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When I got married and finished my Ph.D. in psychology, I wanted to start a family. My plan was to work part-time. I really thought it was the perfect plan. At least until I had a baby.

I couldn't fathom turning my baby over to someone else. I cried when I was on maternity leave and told my husband, "He doesn't want me to go back to work." My husband was scared of me from the pregnancy/childbirth ordeal, so he just said, "OK." I felt sick when I left my 8-week-old baby with a woman I barely knew. Everyone told me I would get over it. 

It was nice to get back to the job I enjoyed and to see my colleagues. But it wasn't long before my perfect plan didn't seem so perfect. On my work days, I had time to bathe and feed my baby after I picked him up, but then it was time for him to go to sleep. I felt like I didn't even get to see him. I loved my off-days with him, but as I saw him change in new and exciting ways on those days, I wondered what I was missing on the days I worked.

Things were okay until we were finally off the waiting list to get our son into a daycare within a nursing home. There were only three other babies and several toddlers in the daycare. I liked that it was small and that he would be around older people. I didn't have to wait long for him to get sick, however. The daycare called and said my baby had a fever and I would have to come get him. I had to cancel appointments, pick up my son, and take him to the doctor. My pediatrician examined him, said he had an ear infection, and pronounced, "It's because he's in daycare."

I don't remember what I thought when my pediatrician said that. I was a brand-new mom and a brand-new psychologist. I was making a lot of adjustments. I probably thought that this was just part of being a working mom that I would have to adjust to. My baby got better and I took him back to daycare. I got another phone call. He had a fever, so I cancelled my appointments and took him back to the doctor. The doctor diagnosed another ear infection and said, "It's because he's in daycare."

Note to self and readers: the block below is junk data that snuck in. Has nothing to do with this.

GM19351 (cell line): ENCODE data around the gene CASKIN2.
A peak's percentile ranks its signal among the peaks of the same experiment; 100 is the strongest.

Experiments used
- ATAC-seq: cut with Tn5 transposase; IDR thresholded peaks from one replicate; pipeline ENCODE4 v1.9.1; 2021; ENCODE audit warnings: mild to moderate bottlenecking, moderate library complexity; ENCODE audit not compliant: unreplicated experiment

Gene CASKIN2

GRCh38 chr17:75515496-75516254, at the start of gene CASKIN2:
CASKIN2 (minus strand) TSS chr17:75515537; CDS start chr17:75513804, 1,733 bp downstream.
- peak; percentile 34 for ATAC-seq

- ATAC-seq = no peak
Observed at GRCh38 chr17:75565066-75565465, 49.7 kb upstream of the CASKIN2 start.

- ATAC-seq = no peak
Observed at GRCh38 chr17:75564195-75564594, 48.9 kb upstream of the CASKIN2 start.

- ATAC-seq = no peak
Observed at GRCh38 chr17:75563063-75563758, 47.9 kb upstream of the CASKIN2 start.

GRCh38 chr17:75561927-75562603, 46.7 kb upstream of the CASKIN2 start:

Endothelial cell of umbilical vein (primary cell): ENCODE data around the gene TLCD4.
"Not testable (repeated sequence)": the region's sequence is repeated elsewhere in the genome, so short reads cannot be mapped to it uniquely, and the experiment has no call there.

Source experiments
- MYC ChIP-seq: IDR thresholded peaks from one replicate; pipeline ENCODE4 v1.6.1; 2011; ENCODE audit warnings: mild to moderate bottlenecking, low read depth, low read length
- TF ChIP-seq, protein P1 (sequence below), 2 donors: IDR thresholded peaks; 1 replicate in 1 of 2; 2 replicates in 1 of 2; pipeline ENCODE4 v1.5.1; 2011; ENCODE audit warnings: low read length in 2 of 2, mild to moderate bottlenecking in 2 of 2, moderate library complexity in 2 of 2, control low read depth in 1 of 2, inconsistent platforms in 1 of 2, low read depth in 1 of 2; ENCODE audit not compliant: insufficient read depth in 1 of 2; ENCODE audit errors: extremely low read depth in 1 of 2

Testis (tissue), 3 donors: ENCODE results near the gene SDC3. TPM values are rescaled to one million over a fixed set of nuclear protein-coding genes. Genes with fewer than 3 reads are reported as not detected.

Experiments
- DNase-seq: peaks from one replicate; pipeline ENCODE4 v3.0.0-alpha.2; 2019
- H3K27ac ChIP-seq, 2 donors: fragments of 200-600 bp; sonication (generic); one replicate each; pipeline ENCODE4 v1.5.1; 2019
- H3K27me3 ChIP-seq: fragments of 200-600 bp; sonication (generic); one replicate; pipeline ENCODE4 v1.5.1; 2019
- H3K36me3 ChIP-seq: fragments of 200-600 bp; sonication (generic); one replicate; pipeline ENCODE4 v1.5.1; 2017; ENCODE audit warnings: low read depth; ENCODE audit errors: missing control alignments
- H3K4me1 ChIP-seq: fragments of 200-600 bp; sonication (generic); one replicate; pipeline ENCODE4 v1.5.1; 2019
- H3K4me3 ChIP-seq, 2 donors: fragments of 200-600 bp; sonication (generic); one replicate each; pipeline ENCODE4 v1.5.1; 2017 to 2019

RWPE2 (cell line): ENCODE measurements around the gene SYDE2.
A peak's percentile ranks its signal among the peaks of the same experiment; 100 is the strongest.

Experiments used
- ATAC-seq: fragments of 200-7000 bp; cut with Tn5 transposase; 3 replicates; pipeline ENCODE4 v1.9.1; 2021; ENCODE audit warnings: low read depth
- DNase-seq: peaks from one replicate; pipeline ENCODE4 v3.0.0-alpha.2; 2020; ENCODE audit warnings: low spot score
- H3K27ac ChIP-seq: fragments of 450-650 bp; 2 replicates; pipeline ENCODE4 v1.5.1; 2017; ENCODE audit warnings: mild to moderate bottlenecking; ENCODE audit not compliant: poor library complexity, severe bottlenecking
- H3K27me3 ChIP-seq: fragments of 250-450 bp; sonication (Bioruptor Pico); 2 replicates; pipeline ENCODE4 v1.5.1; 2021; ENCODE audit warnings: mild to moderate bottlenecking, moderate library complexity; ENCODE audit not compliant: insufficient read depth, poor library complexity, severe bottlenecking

This became a script for my life and my poor baby's life that we replayed every week or two. During one doctor's visit, my pediatrician warned that if he got another ear infection, we would have to consider tubes. Once again, the doctor said, "It's because he's in daycare." I went home that day and sat at the kitchen table with my head in my hands and cried. I needed a new plan. 

My husband and my boss agreed that I could cut back to working two evenings a week. When my husband was out of town those nights, his sister-in-law agreed to take care of the baby. From the day that I decided to stay home, my son never had another ear infection. I, however, continued to have some pain. I faced the disdain of people who thought I was wasting my education staying home and the pain of loneliness and a confused identity. I went through several months of depression. I eventually invited several mom acquaintances from church to join me for a Bible study. I made friends and peace with who I was. My baby and I were both feeling better. 

Today I marvel that God used a pediatrician who wasn't politically correct to call me home. My first baby will be 15 on Monday. 

4 Then they can urge the younger women to love their husbands and children, 5 to be self-controlled and pure, to be busy at home, to be kind, and to be subject to their husbands, so that no one will malign the word of God. (Titus 2:4-5)

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